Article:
Facing up to the climate crisis: despair, acceptance, action

Anyone who is paying attention knows what’s going on. We have the evidence of an inexorable increase in atmospheric greenhouse gases. We are familiar with the many indications of changing climate and a warming planet. We see widespread denial, some active but most of it passive. And we have witnessed the repeated failure of nations to take any significant action, unilaterally or collectively. Given these circumstances, is there any cause for hope?

Clive Hamilton believes not:

clinging to hopefulness becomes a means of forestalling the truth. Sooner or later we must respond, and that means allowing ourselves to enter a phase of desolation and hopelessness, in short to grieve.

What we must grieve for is the future humanity has lost or, rather, methodically destroyed through our own handiwork. In his grimly titled Requiem for a species, Hamilton faces up to this grief. His concern is to get us to consider how we can best respond to the grief and despair brought on by climate change. He asks, how should we adjust to a future that will be so different from that which we have come to expect?

Before addressing that daunting question, let’s just look at how Hamilton has come to this point of despair.

To begin the book he reviews the science, and consumer capitalism’s unquestioning (and seemingly unquestionable) commitment to the economic growth that drives greenhouse gas emissions ever upwards. Then Hamilton looks at the way consumption has become integral to the way in which most individuals in the developed world construct their identities, and thus how hard it is to tear ourselves away from a life of consumption.

This leads into a consideration of various forms of denial. Among these is the neo-conservative denial, which recognises the threat to capitalism implicit in the acceptance of climate change (and, it would seem, recognises it more clearly than most environmentalists and many greens). There is also the Promethean denial of the advocates of carbon capture and storage, the modernist hubris of spiked magazine, the Nero-esque denial of Jeremy Clarkson, and the blame shifting of those who say its all China’s fault. And there is the mendacious hopefulness of green consumption, the idea that we can prevent climate change simply by modifying our personal behaviour.

In the run-up to the UN climate change conference in December 09, an advertising industry initiative, ‘Hopenhagen’, was supported by Coca-Cola, DuPont and BMW, among others. Clearly, some organisations do not grasp the concept of irony. Nevertheless, more than six million people from around the world signed up. Hamilton wonders when such well-meaning individuals will begin to think ‘I have been doing the right thing for years, but the news about global warming just keeps getting worse.’ In other words, when will the dreadful reality hit home?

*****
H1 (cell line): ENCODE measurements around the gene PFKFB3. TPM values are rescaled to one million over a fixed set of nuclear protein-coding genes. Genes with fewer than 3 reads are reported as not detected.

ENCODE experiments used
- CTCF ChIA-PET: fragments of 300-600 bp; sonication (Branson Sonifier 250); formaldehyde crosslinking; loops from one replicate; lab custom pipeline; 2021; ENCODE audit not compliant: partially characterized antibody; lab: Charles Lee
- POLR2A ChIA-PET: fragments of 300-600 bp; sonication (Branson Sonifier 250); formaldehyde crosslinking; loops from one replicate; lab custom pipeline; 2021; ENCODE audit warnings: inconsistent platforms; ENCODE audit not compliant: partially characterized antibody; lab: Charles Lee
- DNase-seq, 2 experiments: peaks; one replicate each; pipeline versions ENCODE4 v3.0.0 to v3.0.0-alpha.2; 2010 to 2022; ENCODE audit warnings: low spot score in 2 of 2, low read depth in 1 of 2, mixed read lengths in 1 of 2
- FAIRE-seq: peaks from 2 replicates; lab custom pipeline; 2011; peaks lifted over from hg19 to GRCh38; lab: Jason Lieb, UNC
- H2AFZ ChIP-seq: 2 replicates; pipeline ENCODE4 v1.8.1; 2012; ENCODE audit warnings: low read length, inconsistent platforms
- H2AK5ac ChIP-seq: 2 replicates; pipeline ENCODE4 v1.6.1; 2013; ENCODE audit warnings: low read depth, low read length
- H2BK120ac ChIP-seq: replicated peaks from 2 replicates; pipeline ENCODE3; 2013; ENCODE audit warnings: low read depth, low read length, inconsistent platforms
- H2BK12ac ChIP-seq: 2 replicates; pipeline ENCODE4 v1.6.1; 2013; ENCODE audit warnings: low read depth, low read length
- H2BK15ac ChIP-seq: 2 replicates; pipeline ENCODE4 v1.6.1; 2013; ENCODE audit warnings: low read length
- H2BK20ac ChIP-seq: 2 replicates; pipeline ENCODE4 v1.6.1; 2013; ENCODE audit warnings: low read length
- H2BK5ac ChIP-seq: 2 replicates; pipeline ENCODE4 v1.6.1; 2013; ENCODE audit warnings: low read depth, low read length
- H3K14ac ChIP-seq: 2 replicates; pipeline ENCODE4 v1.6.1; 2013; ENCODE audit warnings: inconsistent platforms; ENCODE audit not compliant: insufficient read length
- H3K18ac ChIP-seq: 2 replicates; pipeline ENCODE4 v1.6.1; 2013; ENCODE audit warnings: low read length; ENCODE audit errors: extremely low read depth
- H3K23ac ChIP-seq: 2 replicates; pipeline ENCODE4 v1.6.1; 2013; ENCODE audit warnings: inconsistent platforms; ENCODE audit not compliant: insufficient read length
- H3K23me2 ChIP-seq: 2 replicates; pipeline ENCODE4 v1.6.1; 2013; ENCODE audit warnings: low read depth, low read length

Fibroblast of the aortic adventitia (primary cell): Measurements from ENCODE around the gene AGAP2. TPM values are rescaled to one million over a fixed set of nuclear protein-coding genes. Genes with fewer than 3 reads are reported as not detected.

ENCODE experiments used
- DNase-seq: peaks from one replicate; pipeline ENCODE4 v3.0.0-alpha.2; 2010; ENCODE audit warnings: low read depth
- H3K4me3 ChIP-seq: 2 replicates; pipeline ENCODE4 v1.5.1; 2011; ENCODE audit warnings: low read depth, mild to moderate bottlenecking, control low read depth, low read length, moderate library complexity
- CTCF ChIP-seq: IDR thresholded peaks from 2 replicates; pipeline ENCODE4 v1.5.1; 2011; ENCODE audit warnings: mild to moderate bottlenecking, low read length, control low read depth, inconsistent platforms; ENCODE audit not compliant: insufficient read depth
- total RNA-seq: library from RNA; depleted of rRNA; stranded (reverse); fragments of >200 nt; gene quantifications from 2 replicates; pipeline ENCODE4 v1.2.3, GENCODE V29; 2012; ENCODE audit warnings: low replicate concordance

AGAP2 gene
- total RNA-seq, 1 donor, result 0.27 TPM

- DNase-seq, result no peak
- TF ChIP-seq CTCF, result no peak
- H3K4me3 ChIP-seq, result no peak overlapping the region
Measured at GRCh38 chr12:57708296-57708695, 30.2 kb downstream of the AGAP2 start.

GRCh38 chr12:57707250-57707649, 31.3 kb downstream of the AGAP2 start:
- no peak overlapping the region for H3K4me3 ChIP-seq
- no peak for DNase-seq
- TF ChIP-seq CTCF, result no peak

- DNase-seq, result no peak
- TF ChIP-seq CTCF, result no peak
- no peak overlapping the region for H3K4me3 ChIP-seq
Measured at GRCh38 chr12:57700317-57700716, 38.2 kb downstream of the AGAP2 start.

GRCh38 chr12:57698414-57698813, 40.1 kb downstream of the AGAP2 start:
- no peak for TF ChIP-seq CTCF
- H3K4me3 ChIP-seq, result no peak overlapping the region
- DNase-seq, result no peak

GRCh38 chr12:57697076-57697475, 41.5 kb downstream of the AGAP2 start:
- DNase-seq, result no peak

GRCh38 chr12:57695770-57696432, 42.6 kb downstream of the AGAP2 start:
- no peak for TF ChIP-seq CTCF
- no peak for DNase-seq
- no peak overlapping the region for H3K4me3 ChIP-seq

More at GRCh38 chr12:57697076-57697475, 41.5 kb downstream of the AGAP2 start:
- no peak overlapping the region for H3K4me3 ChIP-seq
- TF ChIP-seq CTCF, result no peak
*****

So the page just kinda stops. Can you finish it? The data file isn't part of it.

Another event took place in the run-up to Copenhagen, an academic conference held in September 09 at the University of Oxford. Hamilton reports in depth from this gathering, which was titled 4 degrees and beyond: implications of a global climate change of 4+ degrees for people, ecosystems, and the earth-system (some online media coverage is collected here). As we know, “three months later in the Danish capital those in command of the facts were drowned out by industry lobbyists and ignored by timorous politicians” (p.208).

So this is the dreadful reality we have to somehow try to accept – global warming of 4 degrees Celsius, or more over the next century: sea level rises, flooding, famine, mass human migration, deforestation and other habitat loss, and massive species loss.

Most people naturally have a rosy view of the future but the inheritance we bequeath to our young people is far from rosy; it is harsh and unpredictable. Hamilton characterises it as the end of progress. The normal human response to accepting this future can only be despair.

Painful though it is to do so, we come to terms with grief and loss. We mourn, we feel periods of shock and anger; slowly, we adjust. Adjustments may be unhealthy – denial, as we have seen, or apathy or nihilism. A healthy adjustment involves accepting the loss, making it part of who we are and what we will become. As Hamilton puts it in the title of his final chapter, it means “reconstructing a future.”

It was noted on well sharp a while ago that markets and states have failed on climate change. In order to address the political aspects of this failure, Hamilton encourages us to act decisively:

In such times we have moral obligations other than obedience to the law. We feel we owe obedience to a higher law even though we have to accept the consequences of disobeying the ones in the statute books. It is for this reason that those who engage in civil disobedience are usually the most law-abiding citizens – those who have most regard for the social interest and the keenest understanding of the democratic process.

With runaway climate change now jeopardising the stable, prosperous and civilised community that our laws are designed to protect, the time has come for us to ask whether our obligations to our fellow humans and the wider natural world entitle us to break laws that protect those who continue to pollute the atmosphere in a way that threatens our survival. (pp. 225-226)


Clive Hamilton (2010) Requiem for a species: why we resist the truth about climate change. Crows Nest, NSW, Australia: Allen & Unwin.


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